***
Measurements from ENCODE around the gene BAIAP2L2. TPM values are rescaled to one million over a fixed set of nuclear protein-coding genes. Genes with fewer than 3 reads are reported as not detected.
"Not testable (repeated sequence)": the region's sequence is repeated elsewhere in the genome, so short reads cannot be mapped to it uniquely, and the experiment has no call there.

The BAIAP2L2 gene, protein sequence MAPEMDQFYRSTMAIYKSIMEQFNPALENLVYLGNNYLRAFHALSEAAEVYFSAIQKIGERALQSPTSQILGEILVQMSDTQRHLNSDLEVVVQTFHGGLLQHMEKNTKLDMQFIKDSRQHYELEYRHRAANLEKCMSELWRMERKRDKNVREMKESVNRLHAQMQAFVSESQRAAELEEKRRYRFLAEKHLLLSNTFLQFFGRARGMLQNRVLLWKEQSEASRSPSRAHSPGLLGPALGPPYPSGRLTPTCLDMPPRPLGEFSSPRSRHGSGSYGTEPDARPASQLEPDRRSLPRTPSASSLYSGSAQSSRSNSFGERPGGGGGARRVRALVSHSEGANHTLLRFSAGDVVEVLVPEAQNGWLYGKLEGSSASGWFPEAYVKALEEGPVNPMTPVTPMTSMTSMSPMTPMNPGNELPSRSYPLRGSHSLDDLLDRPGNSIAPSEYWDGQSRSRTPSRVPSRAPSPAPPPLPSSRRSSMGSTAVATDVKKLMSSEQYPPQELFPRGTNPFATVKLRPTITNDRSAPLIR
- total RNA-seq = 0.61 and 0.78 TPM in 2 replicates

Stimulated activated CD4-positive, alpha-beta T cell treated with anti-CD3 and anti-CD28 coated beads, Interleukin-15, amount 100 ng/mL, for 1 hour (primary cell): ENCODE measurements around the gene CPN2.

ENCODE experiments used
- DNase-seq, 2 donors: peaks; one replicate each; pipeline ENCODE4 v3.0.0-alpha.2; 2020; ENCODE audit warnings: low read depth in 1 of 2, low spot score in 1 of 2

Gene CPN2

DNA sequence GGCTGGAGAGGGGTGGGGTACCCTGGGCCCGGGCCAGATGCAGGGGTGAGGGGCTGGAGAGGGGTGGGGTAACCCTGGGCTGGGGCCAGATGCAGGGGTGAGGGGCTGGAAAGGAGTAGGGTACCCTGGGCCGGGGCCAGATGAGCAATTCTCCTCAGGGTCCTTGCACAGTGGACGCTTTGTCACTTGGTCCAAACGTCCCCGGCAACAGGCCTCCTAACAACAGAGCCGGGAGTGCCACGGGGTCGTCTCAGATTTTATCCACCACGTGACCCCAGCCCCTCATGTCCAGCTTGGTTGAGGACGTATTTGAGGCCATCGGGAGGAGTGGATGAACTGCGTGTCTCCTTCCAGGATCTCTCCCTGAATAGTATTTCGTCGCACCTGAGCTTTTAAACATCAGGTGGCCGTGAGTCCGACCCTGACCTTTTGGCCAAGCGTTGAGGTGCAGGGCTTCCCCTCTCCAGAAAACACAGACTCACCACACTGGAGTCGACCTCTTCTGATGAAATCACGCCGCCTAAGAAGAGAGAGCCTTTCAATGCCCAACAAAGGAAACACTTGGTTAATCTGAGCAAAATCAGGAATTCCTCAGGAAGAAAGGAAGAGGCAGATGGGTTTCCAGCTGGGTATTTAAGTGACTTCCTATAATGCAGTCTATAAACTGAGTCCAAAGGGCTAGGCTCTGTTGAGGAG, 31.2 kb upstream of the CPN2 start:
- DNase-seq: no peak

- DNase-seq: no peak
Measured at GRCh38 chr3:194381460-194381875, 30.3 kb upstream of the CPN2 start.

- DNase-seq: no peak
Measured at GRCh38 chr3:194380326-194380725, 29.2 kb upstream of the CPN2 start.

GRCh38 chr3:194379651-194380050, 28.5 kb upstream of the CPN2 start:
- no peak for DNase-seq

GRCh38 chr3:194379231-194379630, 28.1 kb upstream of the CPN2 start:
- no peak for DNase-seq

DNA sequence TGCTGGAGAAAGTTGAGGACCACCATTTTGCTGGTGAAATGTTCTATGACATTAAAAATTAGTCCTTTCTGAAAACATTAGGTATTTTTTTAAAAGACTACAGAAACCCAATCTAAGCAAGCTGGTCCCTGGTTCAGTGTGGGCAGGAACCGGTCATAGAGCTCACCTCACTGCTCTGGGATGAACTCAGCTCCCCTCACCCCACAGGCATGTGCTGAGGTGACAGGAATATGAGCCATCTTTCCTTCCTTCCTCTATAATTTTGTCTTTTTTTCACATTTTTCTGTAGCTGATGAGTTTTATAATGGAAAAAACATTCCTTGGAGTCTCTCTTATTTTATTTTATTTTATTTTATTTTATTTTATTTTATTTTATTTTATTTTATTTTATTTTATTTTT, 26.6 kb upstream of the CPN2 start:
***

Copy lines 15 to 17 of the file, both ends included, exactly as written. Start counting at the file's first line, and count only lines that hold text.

GRCh38 chr3:194379651-194380050, 28.5 kb upstream of the CPN2 start:
- no peak for DNase-seq

GRCh38 chr3:194379231-194379630, 28.1 kb upstream of the CPN2 start: